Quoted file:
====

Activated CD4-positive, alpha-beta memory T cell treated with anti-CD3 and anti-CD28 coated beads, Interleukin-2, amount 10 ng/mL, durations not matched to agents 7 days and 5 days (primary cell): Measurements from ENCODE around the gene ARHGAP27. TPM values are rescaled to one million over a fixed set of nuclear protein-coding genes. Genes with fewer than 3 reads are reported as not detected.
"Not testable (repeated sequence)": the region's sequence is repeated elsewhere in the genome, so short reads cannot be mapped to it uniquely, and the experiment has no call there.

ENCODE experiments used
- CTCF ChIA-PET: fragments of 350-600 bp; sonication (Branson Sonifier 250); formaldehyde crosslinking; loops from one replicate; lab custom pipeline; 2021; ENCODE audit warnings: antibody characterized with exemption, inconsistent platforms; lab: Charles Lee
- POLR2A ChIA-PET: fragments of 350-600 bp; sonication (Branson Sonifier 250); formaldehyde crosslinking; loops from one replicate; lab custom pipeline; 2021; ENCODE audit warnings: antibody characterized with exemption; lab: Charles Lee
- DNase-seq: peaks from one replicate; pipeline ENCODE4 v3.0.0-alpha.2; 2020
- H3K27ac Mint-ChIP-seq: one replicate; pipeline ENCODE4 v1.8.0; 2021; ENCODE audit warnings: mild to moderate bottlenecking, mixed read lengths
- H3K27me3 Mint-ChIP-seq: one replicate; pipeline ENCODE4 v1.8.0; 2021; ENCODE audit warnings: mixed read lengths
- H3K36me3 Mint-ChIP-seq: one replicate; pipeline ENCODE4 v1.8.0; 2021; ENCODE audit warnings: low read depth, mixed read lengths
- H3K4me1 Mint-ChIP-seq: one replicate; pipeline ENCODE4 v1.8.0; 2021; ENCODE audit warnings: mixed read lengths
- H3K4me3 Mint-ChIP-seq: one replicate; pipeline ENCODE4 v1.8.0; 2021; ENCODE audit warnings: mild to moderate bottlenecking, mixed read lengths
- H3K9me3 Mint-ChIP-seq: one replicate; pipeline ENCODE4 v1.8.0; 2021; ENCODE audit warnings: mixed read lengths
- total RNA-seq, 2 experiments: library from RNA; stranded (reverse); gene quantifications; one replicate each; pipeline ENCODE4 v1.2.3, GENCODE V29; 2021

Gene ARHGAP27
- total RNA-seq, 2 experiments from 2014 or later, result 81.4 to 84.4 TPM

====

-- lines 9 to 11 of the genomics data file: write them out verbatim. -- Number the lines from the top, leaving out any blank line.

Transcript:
- H3K36me3 Mint-ChIP-seq: one replicate; pipeline ENCODE4 v1.8.0; 2021; ENCODE audit warnings: low read depth, mixed read lengths
- H3K4me1 Mint-ChIP-seq: one replicate; pipeline ENCODE4 v1.8.0; 2021; ENCODE audit warnings: mixed read lengths
- H3K4me3 Mint-ChIP-seq: one replicate; pipeline ENCODE4 v1.8.0; 2021; ENCODE audit warnings: mild to moderate bottlenecking, mixed read lengths